When Daniel Streety was a kid, he always tinkered. He got in trouble after he begged his mother for a Nintendo, then got a screwdriver and took it apart.
“At the time I didn’t understand soldering things, so the first time I got in trouble because it didn’t work,” recalled Streety. “The second time, I went to my dad’s garage and got some soldering things and almost soldered my finger to the motherboard.”
Now, at 31, his curiosity for figuring out things work is paying off.
Streety started his career with Comcast three years ago in what he calls, “the make it right department.” He would field customer phone calls, listen to the problem and solve it.
Catrina Goodwin, customer service retention supervisor and 29-year veteran at Comcast, is Streety’s former supervisor. She heard about a program Comcast offers called Grows to Codes and encouraged Streety to apply.
“This opportunity came up and I had never seen a program like this,” said Goodwin. “As I began to read it, I thought, ‘Oh my, this is Daniel.’ It was a great opportunity for him. He had excelled in customer service and moving up the ladder and seeing this opportunity, it was a great opportunity.”
Nervous but eager, Streety applied to the intense 14-week coding program.
“I was scared of the program at first. My team leader emailed me and said, ‘Daniel, this is for you.’ I’m always looking for ways to move up and make more money. I didn’t go to college for any of this. I’m just a random connoisseur of knowledge,” said Streety.
He was accepted into Grows to Codes and entered the intensive coding bootcamp, an onboarding program and an apprenticeship. Employees are paid full-time, at their average hourly rate, and do all their coursework as part of the 40-hour-per-week program. This structure allows the participants to advance their skills without taking time away from their family. The goal is to create software engineers in six months.
“We learned in 14 weeks what takes people four to eight years to learn. We have so much basic language info. At the end, they tell you, ‘We’re going to sync you up with what you’re best at,’” Streety said. “It wasn’t easy, that’s for sure. I felt like I graduated college when I finished the program.”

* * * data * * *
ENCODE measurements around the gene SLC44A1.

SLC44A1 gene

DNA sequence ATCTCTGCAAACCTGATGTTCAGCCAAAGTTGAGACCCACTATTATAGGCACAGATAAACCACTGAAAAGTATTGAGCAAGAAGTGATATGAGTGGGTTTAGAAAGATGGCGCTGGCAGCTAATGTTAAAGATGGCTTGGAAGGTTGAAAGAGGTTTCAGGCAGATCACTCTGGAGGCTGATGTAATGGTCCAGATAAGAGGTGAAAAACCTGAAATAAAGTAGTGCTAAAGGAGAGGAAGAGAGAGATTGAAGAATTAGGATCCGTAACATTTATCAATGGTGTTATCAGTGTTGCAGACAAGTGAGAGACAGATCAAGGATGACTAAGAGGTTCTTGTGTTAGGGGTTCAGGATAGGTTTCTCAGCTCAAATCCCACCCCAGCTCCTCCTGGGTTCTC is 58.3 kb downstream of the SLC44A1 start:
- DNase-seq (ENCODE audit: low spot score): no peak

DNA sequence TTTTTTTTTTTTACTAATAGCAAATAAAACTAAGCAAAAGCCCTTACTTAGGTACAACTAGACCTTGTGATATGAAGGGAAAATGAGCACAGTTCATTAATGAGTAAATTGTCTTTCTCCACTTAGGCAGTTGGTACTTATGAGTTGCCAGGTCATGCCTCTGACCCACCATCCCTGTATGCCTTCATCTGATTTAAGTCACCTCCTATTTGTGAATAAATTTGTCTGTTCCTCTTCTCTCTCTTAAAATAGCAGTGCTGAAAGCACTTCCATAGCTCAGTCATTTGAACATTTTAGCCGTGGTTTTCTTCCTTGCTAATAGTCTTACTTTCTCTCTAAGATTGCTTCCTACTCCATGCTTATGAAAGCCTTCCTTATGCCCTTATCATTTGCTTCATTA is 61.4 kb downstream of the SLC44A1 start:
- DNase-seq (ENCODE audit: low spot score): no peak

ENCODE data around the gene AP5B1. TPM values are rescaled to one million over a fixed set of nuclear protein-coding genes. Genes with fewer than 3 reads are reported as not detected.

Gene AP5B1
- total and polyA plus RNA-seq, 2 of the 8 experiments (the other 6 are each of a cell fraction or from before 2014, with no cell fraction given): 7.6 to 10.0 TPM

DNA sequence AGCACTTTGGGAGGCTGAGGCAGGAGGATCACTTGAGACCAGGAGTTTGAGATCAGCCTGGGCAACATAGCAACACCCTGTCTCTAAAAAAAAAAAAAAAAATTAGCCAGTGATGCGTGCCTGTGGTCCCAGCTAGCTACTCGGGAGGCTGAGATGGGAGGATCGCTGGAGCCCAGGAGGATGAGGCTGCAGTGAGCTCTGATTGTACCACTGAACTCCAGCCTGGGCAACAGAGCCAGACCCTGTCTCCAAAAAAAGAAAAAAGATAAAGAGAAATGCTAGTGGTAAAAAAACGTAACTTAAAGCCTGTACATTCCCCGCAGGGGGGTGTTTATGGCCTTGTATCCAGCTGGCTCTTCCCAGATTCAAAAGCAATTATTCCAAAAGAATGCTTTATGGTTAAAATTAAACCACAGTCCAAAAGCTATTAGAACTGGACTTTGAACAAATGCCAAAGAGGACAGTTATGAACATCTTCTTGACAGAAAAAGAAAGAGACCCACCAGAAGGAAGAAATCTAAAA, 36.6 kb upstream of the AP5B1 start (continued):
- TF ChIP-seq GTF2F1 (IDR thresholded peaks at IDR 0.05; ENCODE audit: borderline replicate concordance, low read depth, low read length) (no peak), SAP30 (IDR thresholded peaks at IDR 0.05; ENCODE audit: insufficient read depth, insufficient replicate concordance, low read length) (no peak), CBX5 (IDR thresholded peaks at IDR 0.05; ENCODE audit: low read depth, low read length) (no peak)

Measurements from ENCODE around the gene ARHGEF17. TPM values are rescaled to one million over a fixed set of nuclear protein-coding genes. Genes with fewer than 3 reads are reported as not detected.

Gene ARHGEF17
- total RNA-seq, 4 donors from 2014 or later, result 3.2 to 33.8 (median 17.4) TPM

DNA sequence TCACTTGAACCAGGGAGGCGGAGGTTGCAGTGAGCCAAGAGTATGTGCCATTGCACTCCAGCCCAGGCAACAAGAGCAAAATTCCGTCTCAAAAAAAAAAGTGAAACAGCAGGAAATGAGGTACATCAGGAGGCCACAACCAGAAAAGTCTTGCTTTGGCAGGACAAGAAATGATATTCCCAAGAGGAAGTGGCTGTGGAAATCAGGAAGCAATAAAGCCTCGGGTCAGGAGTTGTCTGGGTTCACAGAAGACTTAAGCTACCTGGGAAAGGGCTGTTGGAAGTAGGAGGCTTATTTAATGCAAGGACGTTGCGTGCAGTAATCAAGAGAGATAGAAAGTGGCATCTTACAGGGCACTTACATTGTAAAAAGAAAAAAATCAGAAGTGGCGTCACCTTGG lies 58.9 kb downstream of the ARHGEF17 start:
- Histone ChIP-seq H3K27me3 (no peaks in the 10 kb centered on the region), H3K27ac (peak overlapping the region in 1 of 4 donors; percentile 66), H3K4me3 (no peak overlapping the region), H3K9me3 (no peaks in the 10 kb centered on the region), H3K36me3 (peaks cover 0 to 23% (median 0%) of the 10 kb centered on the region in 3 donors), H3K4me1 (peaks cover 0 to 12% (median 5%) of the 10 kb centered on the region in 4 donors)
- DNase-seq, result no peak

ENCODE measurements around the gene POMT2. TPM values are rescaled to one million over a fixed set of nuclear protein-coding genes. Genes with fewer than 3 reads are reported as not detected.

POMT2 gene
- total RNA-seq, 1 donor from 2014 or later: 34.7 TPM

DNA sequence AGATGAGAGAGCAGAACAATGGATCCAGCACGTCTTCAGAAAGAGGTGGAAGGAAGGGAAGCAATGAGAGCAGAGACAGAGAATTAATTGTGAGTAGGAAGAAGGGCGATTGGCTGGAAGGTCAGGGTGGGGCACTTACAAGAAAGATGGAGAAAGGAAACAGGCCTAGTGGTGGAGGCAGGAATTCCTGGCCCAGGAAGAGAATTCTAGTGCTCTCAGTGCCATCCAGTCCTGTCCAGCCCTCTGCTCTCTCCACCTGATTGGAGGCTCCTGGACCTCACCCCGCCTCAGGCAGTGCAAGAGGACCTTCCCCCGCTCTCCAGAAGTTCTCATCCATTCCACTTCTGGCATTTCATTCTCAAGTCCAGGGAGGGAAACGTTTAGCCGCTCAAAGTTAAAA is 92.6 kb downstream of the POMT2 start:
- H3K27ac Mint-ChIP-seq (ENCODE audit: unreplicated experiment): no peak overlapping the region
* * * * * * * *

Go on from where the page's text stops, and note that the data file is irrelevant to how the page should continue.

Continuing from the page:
Now, Streety is using the natural curiosity that compelled him to take things apart to creatively solve problems for Comcast.
“Before, we were the ‘make it right department.’ We assisted customers all day every day. We took the brunt of force of good or bad—from tech issues to billing. We handled it all,” Streety said. “Now, we have a list of features that need to be fixed and adjusted. We do have a lab where we can come up with our own projects, which is my favorite. We take all that info we have, and work on things short sprint. We have a list of things we handle daily, but some things take longer. We’re not a fan of ‘I don’t know.’ We’re a fan of, ‘Let’s fix this.’”
Being a software engineer and learning coding appeals to Streety in more than one way. He’s also a professional gamer. Competing since he was 16, he grew up in a rough neighborhood on Detroit’s Eastside. He learned quickly that he could help at home with his tournament winnings.
“I had a summer job at minimum wage, but then I went to a tournament,” Streety explained. “I didn’t realize how competitive I was until I got eliminated right away. I watched a few guys who were winning, went back the next week and got second place. I made $200 to $300.”
Seeing that money could be made doing something he loved, he asked his mom if he could quit his summer job and concentrate on gaming tournaments. Mom was skeptical, but after he won a tournament the following week, bringing in $400 to $500, he started buying groceries, snacks and a PS2. Mom relented and gave her blessing.
And so, this self-professed random connoisseur of knowledge and professional gamer works behind the scenes at Comcast to help customers have a better experience. Beyond the rigorous program, Streety seems most impressed with the willingness of Comcast to grow the careers of employees.
“To me, it seems like a really god investment,” he said. “Companies that care about you will take care of you. I actually love my job.”